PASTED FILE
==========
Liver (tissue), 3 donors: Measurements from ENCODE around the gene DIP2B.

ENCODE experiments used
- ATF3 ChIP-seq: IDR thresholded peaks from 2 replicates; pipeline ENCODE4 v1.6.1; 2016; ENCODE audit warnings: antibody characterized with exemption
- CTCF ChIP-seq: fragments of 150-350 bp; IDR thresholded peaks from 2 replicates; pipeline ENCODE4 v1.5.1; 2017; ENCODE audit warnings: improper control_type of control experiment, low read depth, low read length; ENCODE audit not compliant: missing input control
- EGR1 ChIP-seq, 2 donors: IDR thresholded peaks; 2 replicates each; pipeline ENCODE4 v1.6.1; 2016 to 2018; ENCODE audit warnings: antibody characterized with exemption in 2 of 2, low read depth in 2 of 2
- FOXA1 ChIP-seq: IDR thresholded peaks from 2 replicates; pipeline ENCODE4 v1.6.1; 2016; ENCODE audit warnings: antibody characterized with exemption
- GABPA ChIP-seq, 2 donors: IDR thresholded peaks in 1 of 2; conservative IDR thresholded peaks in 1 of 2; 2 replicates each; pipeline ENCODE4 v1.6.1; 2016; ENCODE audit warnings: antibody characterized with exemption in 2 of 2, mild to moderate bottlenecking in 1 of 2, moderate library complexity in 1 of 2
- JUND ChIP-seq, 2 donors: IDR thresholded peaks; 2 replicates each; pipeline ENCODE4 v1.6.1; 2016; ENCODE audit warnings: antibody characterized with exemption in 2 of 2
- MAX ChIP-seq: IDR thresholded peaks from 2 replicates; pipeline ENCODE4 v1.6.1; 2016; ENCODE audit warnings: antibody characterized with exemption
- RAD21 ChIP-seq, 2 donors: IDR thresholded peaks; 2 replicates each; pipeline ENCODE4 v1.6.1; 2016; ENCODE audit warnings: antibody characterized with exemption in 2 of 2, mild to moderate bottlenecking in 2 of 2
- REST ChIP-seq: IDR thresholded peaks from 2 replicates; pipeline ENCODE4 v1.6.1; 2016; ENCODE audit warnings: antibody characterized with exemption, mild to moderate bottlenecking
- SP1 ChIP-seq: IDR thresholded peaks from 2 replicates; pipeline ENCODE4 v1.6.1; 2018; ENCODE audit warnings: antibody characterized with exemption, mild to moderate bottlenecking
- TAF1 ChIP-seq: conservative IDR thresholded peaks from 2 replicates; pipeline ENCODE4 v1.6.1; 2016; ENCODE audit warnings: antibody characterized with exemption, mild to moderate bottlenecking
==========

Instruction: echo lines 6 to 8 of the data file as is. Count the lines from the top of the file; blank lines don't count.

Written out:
- FOXA1 ChIP-seq: IDR thresholded peaks from 2 replicates; pipeline ENCODE4 v1.6.1; 2016; ENCODE audit warnings: antibody characterized with exemption
- GABPA ChIP-seq, 2 donors: IDR thresholded peaks in 1 of 2; conservative IDR thresholded peaks in 1 of 2; 2 replicates each; pipeline ENCODE4 v1.6.1; 2016; ENCODE audit warnings: antibody characterized with exemption in 2 of 2, mild to moderate bottlenecking in 1 of 2, moderate library complexity in 1 of 2
- JUND ChIP-seq, 2 donors: IDR thresholded peaks; 2 replicates each; pipeline ENCODE4 v1.6.1; 2016; ENCODE audit warnings: antibody characterized with exemption in 2 of 2